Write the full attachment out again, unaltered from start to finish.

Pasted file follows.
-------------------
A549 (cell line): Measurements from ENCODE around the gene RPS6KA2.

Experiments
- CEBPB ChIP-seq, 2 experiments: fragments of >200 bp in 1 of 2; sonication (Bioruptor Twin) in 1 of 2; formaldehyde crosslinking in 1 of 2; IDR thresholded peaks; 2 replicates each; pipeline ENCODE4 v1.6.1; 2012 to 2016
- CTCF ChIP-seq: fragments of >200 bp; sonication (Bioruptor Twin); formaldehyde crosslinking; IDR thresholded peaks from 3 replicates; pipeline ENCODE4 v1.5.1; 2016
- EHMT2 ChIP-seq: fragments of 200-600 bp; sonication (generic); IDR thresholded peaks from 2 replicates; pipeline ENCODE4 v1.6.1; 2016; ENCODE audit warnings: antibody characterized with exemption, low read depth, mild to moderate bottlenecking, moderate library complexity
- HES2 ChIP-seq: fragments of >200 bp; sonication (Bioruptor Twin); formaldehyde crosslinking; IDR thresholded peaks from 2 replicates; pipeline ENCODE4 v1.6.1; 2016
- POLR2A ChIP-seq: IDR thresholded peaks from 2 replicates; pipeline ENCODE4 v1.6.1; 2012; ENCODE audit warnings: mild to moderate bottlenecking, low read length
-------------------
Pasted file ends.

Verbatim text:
A549 (cell line): Measurements from ENCODE around the gene RPS6KA2.

Experiments
- CEBPB ChIP-seq, 2 experiments: fragments of >200 bp in 1 of 2; sonication (Bioruptor Twin) in 1 of 2; formaldehyde crosslinking in 1 of 2; IDR thresholded peaks; 2 replicates each; pipeline ENCODE4 v1.6.1; 2012 to 2016
- CTCF ChIP-seq: fragments of >200 bp; sonication (Bioruptor Twin); formaldehyde crosslinking; IDR thresholded peaks from 3 replicates; pipeline ENCODE4 v1.5.1; 2016
- EHMT2 ChIP-seq: fragments of 200-600 bp; sonication (generic); IDR thresholded peaks from 2 replicates; pipeline ENCODE4 v1.6.1; 2016; ENCODE audit warnings: antibody characterized with exemption, low read depth, mild to moderate bottlenecking, moderate library complexity
- HES2 ChIP-seq: fragments of >200 bp; sonication (Bioruptor Twin); formaldehyde crosslinking; IDR thresholded peaks from 2 replicates; pipeline ENCODE4 v1.6.1; 2016
- POLR2A ChIP-seq: IDR thresholded peaks from 2 replicates; pipeline ENCODE4 v1.6.1; 2012; ENCODE audit warnings: mild to moderate bottlenecking, low read length